- "Diario La Nación (Spanish)". Lanacion.com.ar. 13 June 2008. Retrieved 18 October 2011.
- Indian Institute of Technology Delhi states Bangalore to adopt Curitiba transit system. These cities are listed in a study from Sidney University on Bus Rapid Transit, as well as in a study by the Japanese Institute for Global Environment Strategies with the UN Collaborating Center on Energy and Environment at the Risoe National Laboratory of Denmark which echoes this list.
- "Bem Paraná – Ônibus são 1% da frota, mas estão em 10% dos acidentes". Bemparana.com.br. Retrieved 18 October 2011.
- sábado, 27 setembro, 2008 (21 April 2008). "Curitiba tem maior frota de veículos por habitantes do Brasil « Área de Trabalho". Areadetrabalho.wordpress.com. Retrieved 18 October 2011.CS1 maint: multiple names: authors list (link)
- "CMI Brasil – Inferno nas ruas de Curitiba". Midiaindependente.org. Retrieved 18 October 2011.
- "Passageiros reclamam que superlotação é constante – Paraná-Online – Paranaense como você". Pron.com.br. Retrieved 18 October 2011.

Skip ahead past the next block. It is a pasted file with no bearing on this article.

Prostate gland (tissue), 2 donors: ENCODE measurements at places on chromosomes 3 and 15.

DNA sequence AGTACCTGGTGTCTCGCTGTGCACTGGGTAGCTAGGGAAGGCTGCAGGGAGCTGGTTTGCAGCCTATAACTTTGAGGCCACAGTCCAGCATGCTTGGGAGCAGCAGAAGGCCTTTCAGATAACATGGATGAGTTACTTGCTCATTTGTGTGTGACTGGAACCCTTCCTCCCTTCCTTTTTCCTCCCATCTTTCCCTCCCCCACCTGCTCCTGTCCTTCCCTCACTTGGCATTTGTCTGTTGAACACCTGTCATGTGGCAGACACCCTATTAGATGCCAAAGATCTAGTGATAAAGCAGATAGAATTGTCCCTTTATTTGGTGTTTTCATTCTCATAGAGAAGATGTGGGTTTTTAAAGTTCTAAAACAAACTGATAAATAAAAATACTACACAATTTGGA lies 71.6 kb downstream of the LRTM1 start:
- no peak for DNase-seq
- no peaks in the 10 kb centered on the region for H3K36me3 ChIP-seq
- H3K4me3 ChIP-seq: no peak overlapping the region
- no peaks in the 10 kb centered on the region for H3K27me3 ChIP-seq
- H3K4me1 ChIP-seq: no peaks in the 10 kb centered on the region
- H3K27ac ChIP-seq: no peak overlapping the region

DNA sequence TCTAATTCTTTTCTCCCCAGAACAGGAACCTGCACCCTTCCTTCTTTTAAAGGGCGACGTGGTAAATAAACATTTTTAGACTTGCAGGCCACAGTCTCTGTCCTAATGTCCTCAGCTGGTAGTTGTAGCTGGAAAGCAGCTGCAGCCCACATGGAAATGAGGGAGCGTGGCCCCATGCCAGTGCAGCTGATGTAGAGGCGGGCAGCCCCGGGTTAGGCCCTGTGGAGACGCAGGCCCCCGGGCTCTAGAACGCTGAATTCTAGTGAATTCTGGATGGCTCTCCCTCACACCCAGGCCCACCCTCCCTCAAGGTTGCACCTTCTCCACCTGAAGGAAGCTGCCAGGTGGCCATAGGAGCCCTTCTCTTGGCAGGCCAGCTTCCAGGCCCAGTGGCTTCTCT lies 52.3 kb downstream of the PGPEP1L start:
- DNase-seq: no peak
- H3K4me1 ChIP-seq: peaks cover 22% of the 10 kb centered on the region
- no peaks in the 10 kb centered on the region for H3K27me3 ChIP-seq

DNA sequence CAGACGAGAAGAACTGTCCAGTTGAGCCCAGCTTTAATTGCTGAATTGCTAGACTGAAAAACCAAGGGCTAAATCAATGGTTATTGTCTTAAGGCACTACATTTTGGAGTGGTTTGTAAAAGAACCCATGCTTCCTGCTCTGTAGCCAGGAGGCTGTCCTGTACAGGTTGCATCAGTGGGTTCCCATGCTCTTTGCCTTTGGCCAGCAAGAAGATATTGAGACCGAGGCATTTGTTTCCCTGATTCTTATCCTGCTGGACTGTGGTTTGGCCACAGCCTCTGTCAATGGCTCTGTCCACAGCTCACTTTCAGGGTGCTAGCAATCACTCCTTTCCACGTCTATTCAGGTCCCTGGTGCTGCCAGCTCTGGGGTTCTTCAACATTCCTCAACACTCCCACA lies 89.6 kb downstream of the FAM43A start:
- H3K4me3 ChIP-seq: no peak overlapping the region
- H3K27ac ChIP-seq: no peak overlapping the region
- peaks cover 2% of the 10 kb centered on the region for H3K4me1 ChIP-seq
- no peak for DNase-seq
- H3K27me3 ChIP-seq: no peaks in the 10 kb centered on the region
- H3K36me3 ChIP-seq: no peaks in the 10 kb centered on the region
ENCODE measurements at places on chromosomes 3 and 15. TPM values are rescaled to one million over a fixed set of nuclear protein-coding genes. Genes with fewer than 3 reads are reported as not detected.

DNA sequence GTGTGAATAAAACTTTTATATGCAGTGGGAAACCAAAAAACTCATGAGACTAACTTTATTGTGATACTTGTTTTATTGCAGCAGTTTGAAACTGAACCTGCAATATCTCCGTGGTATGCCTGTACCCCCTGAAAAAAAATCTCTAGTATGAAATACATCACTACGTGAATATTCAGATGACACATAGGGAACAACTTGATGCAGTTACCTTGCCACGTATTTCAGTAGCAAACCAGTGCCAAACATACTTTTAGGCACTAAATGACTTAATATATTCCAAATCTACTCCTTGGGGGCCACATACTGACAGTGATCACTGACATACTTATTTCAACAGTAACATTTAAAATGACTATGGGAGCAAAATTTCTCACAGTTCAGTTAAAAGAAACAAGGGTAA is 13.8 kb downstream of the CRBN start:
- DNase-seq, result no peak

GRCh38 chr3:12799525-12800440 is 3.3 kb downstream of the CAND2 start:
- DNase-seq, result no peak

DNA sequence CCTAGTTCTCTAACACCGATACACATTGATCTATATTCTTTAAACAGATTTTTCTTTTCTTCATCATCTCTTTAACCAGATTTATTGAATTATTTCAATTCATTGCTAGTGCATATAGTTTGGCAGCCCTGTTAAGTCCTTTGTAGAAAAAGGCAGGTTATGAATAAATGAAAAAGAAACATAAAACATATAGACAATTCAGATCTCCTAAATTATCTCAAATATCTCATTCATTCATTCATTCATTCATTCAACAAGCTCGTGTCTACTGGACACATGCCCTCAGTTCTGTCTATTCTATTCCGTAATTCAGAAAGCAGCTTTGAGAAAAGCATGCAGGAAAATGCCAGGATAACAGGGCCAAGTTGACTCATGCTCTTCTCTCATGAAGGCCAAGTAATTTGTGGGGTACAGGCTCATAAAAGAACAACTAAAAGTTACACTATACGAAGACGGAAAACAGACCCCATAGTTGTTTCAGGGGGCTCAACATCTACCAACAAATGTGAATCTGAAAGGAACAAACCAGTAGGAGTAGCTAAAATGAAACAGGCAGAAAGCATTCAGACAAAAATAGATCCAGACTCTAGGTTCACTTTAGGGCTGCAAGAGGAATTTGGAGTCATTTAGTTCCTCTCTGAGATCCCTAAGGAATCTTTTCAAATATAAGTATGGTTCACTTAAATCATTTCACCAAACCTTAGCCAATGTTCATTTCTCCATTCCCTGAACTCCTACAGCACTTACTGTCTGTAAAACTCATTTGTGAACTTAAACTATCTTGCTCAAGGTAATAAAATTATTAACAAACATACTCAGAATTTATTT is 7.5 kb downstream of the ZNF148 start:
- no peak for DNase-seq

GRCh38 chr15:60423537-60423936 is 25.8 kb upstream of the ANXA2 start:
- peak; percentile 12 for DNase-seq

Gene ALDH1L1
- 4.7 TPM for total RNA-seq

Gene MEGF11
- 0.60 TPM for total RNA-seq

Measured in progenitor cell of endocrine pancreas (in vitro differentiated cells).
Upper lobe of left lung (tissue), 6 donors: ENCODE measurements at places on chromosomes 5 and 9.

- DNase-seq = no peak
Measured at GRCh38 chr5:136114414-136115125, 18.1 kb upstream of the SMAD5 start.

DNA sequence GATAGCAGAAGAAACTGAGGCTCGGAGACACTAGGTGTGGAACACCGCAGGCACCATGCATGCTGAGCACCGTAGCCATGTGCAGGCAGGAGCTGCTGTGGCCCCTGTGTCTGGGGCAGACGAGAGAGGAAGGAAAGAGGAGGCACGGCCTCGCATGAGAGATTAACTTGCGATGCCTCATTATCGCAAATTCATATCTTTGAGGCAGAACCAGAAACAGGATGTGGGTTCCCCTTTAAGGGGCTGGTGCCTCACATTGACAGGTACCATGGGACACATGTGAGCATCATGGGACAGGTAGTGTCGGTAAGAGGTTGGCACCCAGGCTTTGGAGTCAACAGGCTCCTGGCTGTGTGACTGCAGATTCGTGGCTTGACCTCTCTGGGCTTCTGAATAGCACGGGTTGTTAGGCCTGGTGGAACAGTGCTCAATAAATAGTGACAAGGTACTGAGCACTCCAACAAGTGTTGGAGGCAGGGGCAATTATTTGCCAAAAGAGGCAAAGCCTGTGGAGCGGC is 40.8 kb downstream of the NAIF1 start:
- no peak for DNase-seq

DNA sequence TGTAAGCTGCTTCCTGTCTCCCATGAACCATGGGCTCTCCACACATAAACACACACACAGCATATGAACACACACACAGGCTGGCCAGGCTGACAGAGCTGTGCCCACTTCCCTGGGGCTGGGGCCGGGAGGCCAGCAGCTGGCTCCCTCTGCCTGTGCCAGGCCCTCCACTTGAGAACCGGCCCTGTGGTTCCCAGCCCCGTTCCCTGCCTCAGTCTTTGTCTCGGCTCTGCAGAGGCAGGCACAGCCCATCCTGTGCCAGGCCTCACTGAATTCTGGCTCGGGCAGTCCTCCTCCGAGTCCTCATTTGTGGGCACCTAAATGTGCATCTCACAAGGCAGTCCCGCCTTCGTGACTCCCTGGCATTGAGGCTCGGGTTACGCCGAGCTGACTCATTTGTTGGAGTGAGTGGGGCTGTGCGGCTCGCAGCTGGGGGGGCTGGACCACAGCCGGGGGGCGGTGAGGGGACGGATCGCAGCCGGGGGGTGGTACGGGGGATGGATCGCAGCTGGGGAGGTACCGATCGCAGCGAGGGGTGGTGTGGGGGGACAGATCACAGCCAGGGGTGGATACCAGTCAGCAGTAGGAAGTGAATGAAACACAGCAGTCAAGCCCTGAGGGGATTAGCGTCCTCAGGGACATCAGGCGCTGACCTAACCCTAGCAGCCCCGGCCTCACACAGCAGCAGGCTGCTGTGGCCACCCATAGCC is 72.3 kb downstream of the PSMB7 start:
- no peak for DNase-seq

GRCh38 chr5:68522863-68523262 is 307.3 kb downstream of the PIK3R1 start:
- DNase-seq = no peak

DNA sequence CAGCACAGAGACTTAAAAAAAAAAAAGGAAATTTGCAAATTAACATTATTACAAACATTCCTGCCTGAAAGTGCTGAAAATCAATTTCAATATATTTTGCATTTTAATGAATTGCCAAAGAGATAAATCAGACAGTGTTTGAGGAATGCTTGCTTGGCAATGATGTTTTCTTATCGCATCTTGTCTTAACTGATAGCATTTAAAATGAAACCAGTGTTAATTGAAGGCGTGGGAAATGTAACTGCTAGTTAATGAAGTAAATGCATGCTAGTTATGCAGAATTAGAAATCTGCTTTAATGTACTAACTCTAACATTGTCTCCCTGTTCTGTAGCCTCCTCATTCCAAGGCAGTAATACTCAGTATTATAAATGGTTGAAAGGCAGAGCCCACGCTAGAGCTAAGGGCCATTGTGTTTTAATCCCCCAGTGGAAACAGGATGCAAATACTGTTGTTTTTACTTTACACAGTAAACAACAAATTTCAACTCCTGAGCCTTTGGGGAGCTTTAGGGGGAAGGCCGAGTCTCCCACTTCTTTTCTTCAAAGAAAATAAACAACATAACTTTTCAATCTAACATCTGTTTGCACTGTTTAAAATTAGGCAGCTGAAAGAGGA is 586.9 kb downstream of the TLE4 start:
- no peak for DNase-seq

- "Bem Paraná – Bancada de oposição cobra respostas para problemas do transporte coletivo". Bemparana.com.br. Retrieved 18 October 2011.
- "Em teste, ciclistas teimam em andar nas canaletas – Vida e Cidadania". Gazeta do Povo. Retrieved 18 October 2011.
- "Mais do que lazer, bicicleta é transporte alternativo – Vida e Cidadania". Gazeta do Povo. Retrieved 18 October 2011.
- "Curitiba Transportation System: BRT = Bus Rapid Transit". Mariavazphoto.com. Retrieved 18 October 2011.
- "Undisputed history of project as told by CNN reporter". Transcripts.cnn.com. 24 December 2000. Retrieved 18 October 2011.
- A História do Transporte Coletivo de Curitiba Retrieved on 30 January 2009
- The plan is well documented and can be seen in the bus route map: [Image:Curitiba_PublicTransport.png|Bus route plan]